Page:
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A professor, wearing a suit and short sleeved shirt, teaches nearby a chalkboard and projection screen
1969

The Internet's First Message Sent from UCLA

UCLA becomes a harbinger of the modern era as it launches ARPANET, the precursor to the modern internet, from its Measurement Center in September. UCLA becomes the first "node" of the internet, and the first email goes from UCLA to the Stanford Research Institute, Internet Node #2, on October 29th.
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1969 -- The Internet is born at UCLA:

Breakthrough Bruin innovation.

Five decades ago, a small group of computer scientists working out of a modest space in UCLA’s Boelter Hall accomplished something never before seen. They successfully created the world’s first network connection -- two machines on campus that were linked together virtually. It was part of what was known as ARPANET, and became the first node -- or a prelude -- of what would eventually become the Internet.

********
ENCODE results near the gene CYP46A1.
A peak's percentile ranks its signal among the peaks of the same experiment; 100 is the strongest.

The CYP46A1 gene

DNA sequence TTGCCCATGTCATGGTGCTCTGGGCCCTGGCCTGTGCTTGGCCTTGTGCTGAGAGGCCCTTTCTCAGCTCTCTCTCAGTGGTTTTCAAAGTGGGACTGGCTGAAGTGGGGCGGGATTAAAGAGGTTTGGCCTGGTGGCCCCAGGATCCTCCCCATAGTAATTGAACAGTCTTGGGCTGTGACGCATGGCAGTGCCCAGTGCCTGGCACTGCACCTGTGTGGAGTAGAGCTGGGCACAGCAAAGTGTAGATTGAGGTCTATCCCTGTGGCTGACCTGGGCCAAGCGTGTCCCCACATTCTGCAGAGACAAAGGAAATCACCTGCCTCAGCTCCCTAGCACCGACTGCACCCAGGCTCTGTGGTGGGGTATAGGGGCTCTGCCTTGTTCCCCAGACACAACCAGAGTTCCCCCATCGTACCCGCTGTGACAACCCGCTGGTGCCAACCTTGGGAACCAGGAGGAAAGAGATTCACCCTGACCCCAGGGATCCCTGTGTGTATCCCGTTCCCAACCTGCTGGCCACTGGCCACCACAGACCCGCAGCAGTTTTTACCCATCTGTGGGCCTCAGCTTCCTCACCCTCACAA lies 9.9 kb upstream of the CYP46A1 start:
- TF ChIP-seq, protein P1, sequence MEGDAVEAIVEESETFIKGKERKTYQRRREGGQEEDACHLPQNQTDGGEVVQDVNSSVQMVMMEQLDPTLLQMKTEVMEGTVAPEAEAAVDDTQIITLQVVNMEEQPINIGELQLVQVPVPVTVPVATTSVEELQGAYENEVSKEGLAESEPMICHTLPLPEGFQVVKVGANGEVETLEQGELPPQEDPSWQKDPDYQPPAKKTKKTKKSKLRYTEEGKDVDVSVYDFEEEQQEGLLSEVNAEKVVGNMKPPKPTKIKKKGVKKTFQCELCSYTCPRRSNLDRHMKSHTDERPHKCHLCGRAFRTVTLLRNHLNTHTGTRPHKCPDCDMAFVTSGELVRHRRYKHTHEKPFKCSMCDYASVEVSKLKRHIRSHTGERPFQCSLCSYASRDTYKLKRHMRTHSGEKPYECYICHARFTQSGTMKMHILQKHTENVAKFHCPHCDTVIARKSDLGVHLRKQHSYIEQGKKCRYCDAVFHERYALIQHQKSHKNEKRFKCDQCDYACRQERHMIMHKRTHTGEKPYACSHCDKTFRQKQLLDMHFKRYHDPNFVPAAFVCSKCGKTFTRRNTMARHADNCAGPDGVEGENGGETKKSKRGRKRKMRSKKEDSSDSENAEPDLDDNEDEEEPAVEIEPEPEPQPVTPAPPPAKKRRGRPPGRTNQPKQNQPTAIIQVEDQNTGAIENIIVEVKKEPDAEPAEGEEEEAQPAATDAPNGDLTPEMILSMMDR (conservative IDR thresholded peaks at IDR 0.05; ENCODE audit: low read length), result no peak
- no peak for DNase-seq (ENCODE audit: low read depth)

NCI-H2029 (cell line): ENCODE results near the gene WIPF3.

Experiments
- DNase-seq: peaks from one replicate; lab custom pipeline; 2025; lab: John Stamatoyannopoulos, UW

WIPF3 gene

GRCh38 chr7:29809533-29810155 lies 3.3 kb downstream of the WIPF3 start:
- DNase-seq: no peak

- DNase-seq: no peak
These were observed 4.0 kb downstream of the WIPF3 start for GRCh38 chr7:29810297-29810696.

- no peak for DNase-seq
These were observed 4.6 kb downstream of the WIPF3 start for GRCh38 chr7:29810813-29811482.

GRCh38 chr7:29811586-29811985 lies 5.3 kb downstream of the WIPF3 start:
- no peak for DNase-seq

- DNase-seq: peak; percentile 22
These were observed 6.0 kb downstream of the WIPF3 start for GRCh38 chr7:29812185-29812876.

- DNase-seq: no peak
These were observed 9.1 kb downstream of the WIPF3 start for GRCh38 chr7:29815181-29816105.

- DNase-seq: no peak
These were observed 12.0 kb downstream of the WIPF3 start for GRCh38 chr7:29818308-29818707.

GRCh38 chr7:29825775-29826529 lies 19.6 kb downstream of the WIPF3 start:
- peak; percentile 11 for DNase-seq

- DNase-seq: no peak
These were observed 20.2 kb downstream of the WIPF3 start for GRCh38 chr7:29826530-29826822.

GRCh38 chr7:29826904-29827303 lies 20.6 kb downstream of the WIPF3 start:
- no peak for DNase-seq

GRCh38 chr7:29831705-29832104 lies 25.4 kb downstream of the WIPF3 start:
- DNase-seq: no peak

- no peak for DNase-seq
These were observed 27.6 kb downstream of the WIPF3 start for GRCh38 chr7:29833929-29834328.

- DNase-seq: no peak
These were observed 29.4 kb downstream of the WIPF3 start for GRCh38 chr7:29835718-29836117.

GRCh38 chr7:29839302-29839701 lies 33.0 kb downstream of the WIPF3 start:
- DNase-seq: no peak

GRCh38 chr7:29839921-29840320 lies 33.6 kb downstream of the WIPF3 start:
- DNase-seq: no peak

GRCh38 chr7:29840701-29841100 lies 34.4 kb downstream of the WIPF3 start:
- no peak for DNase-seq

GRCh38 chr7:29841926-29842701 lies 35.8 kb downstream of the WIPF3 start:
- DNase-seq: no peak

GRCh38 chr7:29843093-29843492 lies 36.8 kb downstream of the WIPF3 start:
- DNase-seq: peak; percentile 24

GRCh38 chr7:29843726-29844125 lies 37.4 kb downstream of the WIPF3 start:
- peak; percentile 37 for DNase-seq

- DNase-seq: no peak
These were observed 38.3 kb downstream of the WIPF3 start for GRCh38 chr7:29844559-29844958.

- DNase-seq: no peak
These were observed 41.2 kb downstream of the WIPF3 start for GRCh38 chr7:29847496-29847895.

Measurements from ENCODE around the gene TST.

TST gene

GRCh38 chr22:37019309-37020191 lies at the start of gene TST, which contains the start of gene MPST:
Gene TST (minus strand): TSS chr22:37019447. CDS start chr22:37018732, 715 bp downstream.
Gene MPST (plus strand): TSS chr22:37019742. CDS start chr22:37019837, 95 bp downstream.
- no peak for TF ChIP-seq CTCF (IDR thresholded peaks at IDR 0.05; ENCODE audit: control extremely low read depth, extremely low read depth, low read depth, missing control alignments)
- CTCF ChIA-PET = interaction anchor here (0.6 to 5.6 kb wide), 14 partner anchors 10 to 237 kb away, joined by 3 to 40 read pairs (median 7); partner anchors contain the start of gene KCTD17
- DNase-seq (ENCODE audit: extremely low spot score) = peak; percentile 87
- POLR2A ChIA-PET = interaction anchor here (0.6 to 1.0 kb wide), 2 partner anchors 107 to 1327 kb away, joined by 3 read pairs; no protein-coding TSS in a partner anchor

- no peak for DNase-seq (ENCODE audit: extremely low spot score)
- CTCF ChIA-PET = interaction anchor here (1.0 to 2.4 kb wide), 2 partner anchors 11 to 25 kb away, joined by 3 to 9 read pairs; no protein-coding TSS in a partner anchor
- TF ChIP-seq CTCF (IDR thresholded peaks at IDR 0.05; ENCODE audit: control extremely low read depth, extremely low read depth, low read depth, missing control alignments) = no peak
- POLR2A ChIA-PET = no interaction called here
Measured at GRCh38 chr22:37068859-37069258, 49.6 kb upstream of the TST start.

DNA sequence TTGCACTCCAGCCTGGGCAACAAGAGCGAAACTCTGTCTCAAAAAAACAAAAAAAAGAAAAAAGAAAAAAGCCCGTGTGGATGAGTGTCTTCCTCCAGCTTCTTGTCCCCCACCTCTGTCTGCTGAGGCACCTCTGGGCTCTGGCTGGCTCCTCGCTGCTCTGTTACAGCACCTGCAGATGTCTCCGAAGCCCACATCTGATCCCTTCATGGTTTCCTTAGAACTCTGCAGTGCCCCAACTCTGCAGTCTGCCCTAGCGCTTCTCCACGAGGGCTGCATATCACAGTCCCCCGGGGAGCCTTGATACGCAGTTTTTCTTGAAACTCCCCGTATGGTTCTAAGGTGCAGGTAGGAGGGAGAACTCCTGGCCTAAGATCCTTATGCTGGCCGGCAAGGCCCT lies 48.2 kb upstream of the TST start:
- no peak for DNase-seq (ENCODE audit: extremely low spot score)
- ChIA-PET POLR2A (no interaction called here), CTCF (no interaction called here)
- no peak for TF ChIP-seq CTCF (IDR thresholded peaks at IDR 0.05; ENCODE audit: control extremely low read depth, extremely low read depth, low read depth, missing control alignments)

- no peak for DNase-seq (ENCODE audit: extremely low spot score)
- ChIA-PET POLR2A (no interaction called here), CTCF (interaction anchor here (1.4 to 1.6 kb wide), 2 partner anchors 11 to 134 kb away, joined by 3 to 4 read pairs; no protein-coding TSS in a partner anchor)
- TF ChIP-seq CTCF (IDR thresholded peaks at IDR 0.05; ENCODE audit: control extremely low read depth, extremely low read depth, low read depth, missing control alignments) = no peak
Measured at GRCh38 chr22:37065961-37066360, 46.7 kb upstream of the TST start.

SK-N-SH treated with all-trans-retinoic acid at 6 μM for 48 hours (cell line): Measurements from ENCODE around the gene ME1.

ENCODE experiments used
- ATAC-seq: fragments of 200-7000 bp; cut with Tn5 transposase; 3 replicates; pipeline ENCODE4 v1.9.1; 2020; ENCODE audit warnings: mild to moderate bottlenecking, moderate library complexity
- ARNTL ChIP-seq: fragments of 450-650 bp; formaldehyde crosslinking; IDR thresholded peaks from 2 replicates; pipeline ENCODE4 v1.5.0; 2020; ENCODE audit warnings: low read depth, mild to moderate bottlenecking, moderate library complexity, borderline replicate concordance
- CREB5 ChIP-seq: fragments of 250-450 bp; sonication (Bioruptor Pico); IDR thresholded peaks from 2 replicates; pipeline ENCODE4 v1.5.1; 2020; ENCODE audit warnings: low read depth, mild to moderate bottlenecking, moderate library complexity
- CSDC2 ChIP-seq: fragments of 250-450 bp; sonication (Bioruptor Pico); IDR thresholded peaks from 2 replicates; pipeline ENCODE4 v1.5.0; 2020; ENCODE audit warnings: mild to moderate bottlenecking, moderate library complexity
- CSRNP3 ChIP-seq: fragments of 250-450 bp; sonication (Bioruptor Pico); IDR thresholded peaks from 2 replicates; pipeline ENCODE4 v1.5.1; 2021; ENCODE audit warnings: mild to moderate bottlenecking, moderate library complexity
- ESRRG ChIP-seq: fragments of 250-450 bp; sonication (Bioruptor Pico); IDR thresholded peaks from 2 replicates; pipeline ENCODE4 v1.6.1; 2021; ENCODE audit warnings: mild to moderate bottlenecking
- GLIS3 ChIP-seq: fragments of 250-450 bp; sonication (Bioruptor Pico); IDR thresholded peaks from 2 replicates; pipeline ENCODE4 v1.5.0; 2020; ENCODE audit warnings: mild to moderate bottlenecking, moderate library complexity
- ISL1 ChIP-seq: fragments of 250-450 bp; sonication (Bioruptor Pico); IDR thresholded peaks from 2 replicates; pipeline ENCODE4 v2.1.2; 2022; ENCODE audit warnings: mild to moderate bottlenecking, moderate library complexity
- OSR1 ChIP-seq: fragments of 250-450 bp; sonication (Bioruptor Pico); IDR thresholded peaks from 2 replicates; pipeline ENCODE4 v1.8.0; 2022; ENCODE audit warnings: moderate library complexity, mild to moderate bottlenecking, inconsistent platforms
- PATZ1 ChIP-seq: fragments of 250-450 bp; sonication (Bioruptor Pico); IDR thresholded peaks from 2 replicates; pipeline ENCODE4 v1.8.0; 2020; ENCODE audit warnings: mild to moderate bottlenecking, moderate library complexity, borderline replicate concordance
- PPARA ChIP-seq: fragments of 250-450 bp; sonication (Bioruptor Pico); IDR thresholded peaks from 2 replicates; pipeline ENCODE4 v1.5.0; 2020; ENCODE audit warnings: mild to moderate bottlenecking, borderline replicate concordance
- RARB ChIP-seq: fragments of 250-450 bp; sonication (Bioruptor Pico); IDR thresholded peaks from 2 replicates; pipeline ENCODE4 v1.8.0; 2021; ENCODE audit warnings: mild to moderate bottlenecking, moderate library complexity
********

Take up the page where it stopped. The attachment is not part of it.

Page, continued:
Only months later, the same team, led by the distinguished professor of computer science, Leonard Kleinrock, would successfully transmit the first message over the ARPANET from UCLA all the way to the Stanford Research Institute hundreds of miles north. In that moment, the Internet was born, and with it, an almost limitless number of possibilities for the future.

So after trillions upon trillions of sent messages over the years, what was the first Internet message? According to Kleinrock, they intended to transmit the word “LOGIN,” but the system crashed just after they had sent the first two letters. "Hence, the first message on the Internet was 'LO' — as in 'Lo and behold!',” Kleinrock said. “We didn't plan it, but we couldn't have come up with a better message: short and prophetic."